documentary

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Film provides students’ views on standardized testing

By Charles Hallman

Staff Writer

 

The on-going national debate on standardized testing features a lengthy list of pros and cons. Proponents often cite the tests as “reliable and objective measures,” “inclusive and non-discriminatory,” and claim most parents approve. Not everyone agrees. Opponents typically argue that standardized testing “has not improved student achievement” and “teaching to the test” learning instead takes place. They believe the tests place undue stress on both students and staff to perform well in order to avoid “failure” labels. Continue Reading →

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A Fierce Green Fire details the history of the environmental movement

By Charles Hallman
Staff Writer

 

A toxic waste landfill in Warren County, North Carolina, a predominantly Black community that “galvanized the nation to talk about environmental racism,” was among the toxic dump sites featured in a recent PBS documentary on the environmental movement, which started in the 1960s. “A Fierce Green Fire” premiered nationally on April 22 on PBS as part of the network’s American Masters series. The one-hour film was inspired by the book of the same name by environmental journalist Philip Shabecoff, who’s also featured in the documentary. “You could say this was the biggest movement the world has ever seen,” said Oscar-nominated director Mark Kitchell, who wrote, produced and directed the film, in a recent MSR phone interview. “I really wanted to be the first to put it all together” on film, he added. Continue Reading →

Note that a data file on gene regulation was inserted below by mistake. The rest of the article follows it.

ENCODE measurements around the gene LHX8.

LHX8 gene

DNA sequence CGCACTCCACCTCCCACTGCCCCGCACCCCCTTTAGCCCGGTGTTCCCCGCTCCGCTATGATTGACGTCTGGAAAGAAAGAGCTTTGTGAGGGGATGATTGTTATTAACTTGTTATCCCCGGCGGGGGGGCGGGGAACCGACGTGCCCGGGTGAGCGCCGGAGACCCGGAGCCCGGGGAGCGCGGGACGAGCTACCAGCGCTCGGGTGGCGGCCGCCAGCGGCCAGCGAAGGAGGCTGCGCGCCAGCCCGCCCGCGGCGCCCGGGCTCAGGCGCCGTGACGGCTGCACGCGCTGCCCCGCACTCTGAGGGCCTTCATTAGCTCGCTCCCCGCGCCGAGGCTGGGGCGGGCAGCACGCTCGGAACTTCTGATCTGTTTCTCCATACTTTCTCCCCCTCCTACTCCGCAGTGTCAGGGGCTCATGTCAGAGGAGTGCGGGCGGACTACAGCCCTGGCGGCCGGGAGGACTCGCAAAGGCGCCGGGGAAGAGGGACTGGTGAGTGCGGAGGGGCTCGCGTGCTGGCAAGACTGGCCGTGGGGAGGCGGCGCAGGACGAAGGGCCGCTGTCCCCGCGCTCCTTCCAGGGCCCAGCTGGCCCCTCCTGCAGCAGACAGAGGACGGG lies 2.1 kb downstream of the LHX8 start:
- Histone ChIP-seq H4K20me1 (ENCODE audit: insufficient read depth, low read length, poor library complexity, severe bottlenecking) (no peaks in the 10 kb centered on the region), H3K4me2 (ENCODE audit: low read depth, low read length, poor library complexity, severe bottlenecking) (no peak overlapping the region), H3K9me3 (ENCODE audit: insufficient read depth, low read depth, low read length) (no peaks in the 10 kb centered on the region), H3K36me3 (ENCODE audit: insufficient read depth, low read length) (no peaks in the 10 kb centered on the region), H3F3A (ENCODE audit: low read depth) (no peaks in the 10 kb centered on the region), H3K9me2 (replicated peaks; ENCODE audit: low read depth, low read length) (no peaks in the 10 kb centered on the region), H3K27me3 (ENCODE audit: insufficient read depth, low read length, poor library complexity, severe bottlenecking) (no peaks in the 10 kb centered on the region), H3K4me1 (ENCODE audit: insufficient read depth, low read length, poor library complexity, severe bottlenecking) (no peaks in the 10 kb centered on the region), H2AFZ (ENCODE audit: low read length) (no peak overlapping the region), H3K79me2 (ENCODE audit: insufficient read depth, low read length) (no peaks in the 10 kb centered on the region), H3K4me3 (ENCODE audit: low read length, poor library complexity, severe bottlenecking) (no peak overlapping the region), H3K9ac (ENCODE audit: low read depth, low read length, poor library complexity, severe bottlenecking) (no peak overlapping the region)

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Documentary highlights NYC street basketball

By Charles Hallman
Staff writer

 

The best basketball players often aren’t found in college or in the NBA, but on the nation’s blacktops. Using a late 1970s tune by the Blackbyrds as its overall theme, Doin’ It In The Park: Pick-Up Basketball, New York City accurately gives viewers a well-deserved look into pick-up basketball. Although they focused on the Big Apple, in many urban corridors, if you are a hoopster of any note, you will make or break your hoopin’ reputation on the blacktop. Many go on to star on high school and college teams; some even make it to the pros. Many others don’t — but that doesn’t make them any less significant in basketball circles — their streetball exploits will sometimes precede them. Continue Reading →

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Despite its success, AfroPoP series still faces challenges

 

 

By Charles Hallman
Staff Writer